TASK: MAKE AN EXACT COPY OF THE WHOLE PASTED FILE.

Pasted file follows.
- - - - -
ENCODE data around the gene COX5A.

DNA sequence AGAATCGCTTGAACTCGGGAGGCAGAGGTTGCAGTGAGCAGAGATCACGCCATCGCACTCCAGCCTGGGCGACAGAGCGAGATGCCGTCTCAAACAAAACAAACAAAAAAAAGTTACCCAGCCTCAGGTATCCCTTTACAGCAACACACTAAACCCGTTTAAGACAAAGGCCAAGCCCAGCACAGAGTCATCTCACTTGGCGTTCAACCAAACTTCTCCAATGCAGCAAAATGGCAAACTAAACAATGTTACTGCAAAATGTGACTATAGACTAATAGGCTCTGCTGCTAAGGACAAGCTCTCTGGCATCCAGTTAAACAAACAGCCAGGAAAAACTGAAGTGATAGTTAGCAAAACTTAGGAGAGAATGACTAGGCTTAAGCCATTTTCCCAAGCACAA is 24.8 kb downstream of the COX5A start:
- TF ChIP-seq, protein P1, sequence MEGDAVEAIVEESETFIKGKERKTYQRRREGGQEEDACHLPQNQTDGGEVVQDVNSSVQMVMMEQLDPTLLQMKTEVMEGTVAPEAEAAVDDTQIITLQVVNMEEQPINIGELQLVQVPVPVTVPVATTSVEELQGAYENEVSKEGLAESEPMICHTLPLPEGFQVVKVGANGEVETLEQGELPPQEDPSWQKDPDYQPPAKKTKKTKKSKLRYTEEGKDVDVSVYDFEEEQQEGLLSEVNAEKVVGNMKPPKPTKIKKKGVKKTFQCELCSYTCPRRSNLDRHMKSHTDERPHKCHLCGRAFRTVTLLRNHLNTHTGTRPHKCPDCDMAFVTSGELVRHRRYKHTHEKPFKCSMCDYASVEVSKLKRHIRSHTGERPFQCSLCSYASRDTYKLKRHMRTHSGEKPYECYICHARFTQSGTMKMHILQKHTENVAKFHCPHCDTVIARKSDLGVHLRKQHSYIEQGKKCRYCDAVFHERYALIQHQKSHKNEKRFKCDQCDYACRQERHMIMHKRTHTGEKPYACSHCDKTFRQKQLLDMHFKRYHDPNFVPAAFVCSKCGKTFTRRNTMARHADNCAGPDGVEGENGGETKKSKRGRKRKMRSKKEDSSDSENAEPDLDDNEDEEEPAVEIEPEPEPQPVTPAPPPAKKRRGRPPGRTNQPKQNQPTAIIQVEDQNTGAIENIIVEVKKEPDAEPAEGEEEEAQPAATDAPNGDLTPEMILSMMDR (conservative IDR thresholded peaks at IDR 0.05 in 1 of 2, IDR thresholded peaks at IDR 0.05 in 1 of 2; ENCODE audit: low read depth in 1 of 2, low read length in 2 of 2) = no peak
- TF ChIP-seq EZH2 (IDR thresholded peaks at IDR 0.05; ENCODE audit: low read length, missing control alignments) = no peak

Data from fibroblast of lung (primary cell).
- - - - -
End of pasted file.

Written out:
ENCODE data around the gene COX5A.

DNA sequence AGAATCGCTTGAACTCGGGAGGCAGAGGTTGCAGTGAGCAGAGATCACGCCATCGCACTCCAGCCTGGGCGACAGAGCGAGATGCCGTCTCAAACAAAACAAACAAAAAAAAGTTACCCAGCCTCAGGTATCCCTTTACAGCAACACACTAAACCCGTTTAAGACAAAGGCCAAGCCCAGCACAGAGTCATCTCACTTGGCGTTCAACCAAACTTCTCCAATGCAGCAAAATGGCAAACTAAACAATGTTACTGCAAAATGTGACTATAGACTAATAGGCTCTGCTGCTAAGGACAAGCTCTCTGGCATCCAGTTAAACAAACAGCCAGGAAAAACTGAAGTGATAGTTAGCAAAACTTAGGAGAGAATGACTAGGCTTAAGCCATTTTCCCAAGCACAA is 24.8 kb downstream of the COX5A start:
- TF ChIP-seq, protein P1, sequence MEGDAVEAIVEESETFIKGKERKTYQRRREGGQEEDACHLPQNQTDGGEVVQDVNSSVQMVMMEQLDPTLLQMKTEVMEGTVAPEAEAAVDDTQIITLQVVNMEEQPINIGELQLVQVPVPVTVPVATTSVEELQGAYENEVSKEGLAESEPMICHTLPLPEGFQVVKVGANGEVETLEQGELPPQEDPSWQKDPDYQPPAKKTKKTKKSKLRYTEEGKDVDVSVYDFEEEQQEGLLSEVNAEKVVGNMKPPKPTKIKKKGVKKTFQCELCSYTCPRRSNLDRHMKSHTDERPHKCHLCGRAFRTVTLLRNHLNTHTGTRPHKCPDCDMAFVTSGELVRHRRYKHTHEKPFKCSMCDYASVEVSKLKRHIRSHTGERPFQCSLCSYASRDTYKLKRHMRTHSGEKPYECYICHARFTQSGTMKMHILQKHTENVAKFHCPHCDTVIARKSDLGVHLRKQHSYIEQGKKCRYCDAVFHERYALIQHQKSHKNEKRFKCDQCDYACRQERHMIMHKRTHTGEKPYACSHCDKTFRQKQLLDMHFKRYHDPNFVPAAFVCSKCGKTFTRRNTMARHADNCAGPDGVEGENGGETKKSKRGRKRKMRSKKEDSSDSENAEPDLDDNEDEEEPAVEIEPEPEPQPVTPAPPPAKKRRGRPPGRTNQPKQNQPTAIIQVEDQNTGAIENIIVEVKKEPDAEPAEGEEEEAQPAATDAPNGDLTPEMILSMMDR (conservative IDR thresholded peaks at IDR 0.05 in 1 of 2, IDR thresholded peaks at IDR 0.05 in 1 of 2; ENCODE audit: low read depth in 1 of 2, low read length in 2 of 2) = no peak
- TF ChIP-seq EZH2 (IDR thresholded peaks at IDR 0.05; ENCODE audit: low read length, missing control alignments) = no peak

Data from fibroblast of lung (primary cell).